Home >Opinion >Columns >Opinion | FMCG firms await recovery in the hospitality sector

The latest report on consumer behaviour by market researcher Nielsen explains how cooking at home is now almost embedded in Indian minds, thanks to being cooped up indoors for months during the pandemic-induced lockdown. The discovery of the kitchen, it said, is driven by critical needs to be healthy, safe and economical given the uncertainties around covid-19. Even though they find cooking time-consuming, people have shed their inhibitions about rustling up meals as they look for quick, authentic recipes online.

The same report talks of a bearish consumer attitude towards expenditure on dining out and travel. Such a mindset, which stems both from the fear of contracting the infection and job insecurity, has dealt a body blow to the hotels, restaurants and cafes (HoReCa) business of fast-moving consumer goods companies.

Arvind Mediratta, MD and CEO, METRO Cash and Carry India, said HoReCa was the first sector to shut its doors to customers, even before the lockdown started. The wholesaler, whose primary customers are kiranas and the hospitality sector, admitted that its sales started declining in early March. Hotels and restaurants stopped entertaining customers as gatherings were restricted. Even caterers serving weddings and institutions lost business as schools, colleges and offices shut down.

Even though the Worldpanel division of market research firm Kantar tracks only household consumption, its managing director K. Ramakrishnan said the complete closure of HoReCa will definitely affect FMCG firms as food comprises 70% of the total volume for the industry. “Atta is a big component for snacks and biscuits, so is dairy. HoReCa is a subset of out-of-home consumption, which is down too," he said.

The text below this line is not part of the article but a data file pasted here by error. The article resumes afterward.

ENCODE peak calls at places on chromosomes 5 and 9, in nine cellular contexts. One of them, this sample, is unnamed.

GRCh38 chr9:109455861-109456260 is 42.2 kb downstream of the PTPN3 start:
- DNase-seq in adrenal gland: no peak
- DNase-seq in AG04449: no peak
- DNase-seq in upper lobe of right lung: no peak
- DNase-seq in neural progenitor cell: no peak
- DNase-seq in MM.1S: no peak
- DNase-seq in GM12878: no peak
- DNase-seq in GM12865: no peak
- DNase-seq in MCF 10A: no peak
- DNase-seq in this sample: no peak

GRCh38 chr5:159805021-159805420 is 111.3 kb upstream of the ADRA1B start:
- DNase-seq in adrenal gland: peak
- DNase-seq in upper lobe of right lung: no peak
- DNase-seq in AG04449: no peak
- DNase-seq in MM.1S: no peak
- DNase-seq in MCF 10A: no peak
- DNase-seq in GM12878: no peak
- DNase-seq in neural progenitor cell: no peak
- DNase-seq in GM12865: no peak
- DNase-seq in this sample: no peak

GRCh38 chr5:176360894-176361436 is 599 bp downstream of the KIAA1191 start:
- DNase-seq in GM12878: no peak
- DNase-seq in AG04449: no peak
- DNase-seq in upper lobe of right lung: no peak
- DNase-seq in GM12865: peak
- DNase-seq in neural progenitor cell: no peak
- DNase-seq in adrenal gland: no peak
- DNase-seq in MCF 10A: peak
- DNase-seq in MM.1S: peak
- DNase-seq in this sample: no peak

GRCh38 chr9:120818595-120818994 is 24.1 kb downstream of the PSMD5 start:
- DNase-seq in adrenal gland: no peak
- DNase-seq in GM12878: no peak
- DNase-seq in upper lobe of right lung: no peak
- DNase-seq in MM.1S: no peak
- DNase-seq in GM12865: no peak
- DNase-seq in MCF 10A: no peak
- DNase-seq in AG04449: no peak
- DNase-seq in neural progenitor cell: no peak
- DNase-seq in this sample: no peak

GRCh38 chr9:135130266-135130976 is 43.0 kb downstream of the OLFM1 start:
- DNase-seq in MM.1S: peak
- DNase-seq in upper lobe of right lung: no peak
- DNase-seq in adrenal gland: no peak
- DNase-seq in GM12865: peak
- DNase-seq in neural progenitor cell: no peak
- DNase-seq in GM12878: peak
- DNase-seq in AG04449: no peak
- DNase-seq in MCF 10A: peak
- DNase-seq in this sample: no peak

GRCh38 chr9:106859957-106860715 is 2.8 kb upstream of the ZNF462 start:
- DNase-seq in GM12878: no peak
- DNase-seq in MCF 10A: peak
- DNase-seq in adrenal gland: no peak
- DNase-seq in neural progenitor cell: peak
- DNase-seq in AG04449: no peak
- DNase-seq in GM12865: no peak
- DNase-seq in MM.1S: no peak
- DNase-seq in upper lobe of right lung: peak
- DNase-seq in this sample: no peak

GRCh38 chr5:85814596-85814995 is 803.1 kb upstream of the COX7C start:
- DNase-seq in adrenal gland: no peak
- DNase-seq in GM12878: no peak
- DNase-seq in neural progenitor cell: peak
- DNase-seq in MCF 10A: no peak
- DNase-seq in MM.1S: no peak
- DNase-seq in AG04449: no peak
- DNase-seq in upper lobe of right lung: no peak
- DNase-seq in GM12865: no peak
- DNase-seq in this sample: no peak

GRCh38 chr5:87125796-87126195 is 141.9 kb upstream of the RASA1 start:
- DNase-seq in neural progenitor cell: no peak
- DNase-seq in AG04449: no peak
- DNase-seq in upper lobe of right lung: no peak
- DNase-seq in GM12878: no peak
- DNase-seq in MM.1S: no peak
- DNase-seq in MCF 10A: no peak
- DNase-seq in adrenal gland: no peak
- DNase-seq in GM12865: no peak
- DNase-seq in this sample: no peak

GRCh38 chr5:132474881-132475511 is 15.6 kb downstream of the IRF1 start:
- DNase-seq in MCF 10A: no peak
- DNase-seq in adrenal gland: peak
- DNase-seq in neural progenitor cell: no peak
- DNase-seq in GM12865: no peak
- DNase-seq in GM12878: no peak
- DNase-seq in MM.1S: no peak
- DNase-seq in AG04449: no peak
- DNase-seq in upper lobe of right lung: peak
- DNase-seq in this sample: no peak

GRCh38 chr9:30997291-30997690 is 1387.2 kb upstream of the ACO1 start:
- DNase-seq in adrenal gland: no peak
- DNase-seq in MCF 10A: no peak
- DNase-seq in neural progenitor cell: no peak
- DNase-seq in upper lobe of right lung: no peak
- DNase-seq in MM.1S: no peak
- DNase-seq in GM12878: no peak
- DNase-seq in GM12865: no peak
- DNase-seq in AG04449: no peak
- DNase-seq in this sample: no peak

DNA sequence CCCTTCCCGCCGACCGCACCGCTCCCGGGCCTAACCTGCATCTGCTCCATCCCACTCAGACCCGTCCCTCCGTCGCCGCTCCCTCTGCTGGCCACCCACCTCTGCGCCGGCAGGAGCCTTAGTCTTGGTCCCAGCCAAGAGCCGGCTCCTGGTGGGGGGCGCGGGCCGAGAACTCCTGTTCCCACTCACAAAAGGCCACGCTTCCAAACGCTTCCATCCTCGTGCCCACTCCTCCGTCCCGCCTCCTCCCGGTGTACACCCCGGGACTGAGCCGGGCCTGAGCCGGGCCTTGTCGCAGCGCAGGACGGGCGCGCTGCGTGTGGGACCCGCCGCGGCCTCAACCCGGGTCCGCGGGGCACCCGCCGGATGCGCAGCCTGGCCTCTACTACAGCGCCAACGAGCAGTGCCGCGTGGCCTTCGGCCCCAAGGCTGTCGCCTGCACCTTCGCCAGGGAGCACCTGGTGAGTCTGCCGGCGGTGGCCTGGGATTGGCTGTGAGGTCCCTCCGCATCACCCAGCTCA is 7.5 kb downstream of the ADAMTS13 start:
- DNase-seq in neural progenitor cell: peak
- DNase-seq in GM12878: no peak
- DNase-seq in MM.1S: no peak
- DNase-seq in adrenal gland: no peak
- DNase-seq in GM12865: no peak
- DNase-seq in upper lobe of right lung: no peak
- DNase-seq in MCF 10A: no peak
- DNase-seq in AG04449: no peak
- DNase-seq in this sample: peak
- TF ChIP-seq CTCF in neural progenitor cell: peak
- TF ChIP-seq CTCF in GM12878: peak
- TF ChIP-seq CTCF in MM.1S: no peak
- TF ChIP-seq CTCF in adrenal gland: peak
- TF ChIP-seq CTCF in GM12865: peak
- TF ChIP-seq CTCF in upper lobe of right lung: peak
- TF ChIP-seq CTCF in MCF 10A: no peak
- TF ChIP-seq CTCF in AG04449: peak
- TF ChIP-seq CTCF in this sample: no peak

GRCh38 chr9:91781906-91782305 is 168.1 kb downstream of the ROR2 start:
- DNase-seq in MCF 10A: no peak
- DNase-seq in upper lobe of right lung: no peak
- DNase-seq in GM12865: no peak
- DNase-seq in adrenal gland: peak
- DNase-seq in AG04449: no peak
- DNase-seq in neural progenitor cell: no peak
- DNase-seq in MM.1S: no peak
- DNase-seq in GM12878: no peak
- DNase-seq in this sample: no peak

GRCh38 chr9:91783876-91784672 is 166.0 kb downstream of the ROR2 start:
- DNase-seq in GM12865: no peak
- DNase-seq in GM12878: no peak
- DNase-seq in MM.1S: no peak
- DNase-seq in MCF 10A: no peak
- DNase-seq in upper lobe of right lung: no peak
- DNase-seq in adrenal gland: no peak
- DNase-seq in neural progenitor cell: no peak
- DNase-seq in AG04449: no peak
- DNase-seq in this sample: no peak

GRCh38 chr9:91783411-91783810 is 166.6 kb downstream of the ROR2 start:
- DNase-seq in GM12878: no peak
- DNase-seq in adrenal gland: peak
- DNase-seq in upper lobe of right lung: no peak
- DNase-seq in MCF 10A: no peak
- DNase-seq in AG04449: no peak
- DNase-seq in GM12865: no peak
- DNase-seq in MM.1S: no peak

Consequently, companies in the food segment, such as Hindustan Unilever Ltd (HUL), Adani Wilmar, Nestle India Ltd, ITC Ltd, Gujarat Co-operative Milk Marketing Federation (GCMMF), the owner of dairy brand Amul, and numerous other big and small firms that feed HoReCa, saw their businesses contract. In its June-quarter earnings, HUL said its ice-creams, food solutions and vending businesses, which are driven primarily by out-of-home consumption, were massively impacted by the lockdown and closure of restaurants and eateries.

HoReCa customers buy fresh and frozen fruits, vegetables and meats, groceries, commodities, processed foods, confectionery ingredients and beverages, among others, from both MNCs as well as small, local players. METRO, which deals in many brands in these categories, saw its business dip. “HoReCa is facing a dip of 60-70% on pre-covid levels," said Mediratta,

R.S. Sodhi, managing director, GCMMF, which sells dairy products to the HoReCa segment as well, said several cheese manufacturers in Maharashtra who supplied only to the hospitality sector, especially restaurants and fast-food chains, have been wiped out with their closure. Amul was better placed as only 10-12% of its total business comes from HoReCa, he said.

“This segment has not revived. It is a loss for us as well, but it’s something we can bear because household consumption in many categories has grown really well," he said. GCMMF saw 30-35% growth in household consumption of cheese during the lockdown. For Amul, 12-15% of milk sales, 20% of paneer sales and 70% of fresh cream sales comes from the hospitality sector. But Sodhi claims what Amul lost in HoReCa, it gained in household consumption.

METRO has been proactive in generating additional business by tying up with government and defence services and hospitals. It has also partnered with online food aggregators and logistics firms such as Swiggy, Dineout and others supplying inventories to HoReCa.

From his understanding of working closely with the sector, Mediratta said it may take about six months for recovery and about one year to reach pre-covid levels of business. However, those pivoting to cloud kitchens, takeaways and home deliveries will recover faster. And that should be a big relief for FMCG firms too.

Shuchi Bansal is Mint’s media, marketing and advertising editor. Ordinary Post will look at pre-ssing issues related to all three. Or just fun stuff.

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